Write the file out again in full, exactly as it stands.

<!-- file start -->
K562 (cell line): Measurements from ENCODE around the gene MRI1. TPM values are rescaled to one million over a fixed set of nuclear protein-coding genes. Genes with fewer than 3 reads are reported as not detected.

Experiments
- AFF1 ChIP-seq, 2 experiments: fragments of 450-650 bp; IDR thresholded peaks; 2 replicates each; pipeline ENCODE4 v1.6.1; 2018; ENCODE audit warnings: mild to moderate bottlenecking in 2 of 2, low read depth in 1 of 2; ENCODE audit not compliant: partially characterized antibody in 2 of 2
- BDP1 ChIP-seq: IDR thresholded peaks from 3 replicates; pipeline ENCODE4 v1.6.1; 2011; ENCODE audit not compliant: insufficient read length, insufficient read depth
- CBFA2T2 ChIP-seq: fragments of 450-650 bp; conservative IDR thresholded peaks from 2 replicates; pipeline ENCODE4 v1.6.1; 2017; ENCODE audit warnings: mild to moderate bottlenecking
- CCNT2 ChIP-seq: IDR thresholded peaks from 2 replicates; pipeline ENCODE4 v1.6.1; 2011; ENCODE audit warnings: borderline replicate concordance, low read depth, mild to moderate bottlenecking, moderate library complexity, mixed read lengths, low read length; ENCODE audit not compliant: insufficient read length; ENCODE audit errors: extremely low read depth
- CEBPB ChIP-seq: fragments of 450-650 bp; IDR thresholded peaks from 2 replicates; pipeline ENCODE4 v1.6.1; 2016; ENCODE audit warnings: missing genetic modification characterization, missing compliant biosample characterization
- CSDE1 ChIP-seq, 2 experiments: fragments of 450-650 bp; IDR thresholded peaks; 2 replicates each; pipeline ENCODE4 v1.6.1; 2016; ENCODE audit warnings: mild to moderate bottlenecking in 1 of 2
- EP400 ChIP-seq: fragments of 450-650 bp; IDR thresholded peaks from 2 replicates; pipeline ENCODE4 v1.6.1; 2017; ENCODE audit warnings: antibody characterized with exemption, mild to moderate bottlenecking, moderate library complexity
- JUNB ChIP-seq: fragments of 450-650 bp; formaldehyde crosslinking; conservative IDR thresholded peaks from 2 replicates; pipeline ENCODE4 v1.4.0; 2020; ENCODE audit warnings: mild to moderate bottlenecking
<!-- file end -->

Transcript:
K562 (cell line): Measurements from ENCODE around the gene MRI1. TPM values are rescaled to one million over a fixed set of nuclear protein-coding genes. Genes with fewer than 3 reads are reported as not detected.

Experiments
- AFF1 ChIP-seq, 2 experiments: fragments of 450-650 bp; IDR thresholded peaks; 2 replicates each; pipeline ENCODE4 v1.6.1; 2018; ENCODE audit warnings: mild to moderate bottlenecking in 2 of 2, low read depth in 1 of 2; ENCODE audit not compliant: partially characterized antibody in 2 of 2
- BDP1 ChIP-seq: IDR thresholded peaks from 3 replicates; pipeline ENCODE4 v1.6.1; 2011; ENCODE audit not compliant: insufficient read length, insufficient read depth
- CBFA2T2 ChIP-seq: fragments of 450-650 bp; conservative IDR thresholded peaks from 2 replicates; pipeline ENCODE4 v1.6.1; 2017; ENCODE audit warnings: mild to moderate bottlenecking
- CCNT2 ChIP-seq: IDR thresholded peaks from 2 replicates; pipeline ENCODE4 v1.6.1; 2011; ENCODE audit warnings: borderline replicate concordance, low read depth, mild to moderate bottlenecking, moderate library complexity, mixed read lengths, low read length; ENCODE audit not compliant: insufficient read length; ENCODE audit errors: extremely low read depth
- CEBPB ChIP-seq: fragments of 450-650 bp; IDR thresholded peaks from 2 replicates; pipeline ENCODE4 v1.6.1; 2016; ENCODE audit warnings: missing genetic modification characterization, missing compliant biosample characterization
- CSDE1 ChIP-seq, 2 experiments: fragments of 450-650 bp; IDR thresholded peaks; 2 replicates each; pipeline ENCODE4 v1.6.1; 2016; ENCODE audit warnings: mild to moderate bottlenecking in 1 of 2
- EP400 ChIP-seq: fragments of 450-650 bp; IDR thresholded peaks from 2 replicates; pipeline ENCODE4 v1.6.1; 2017; ENCODE audit warnings: antibody characterized with exemption, mild to moderate bottlenecking, moderate library complexity
- JUNB ChIP-seq: fragments of 450-650 bp; formaldehyde crosslinking; conservative IDR thresholded peaks from 2 replicates; pipeline ENCODE4 v1.4.0; 2020; ENCODE audit warnings: mild to moderate bottlenecking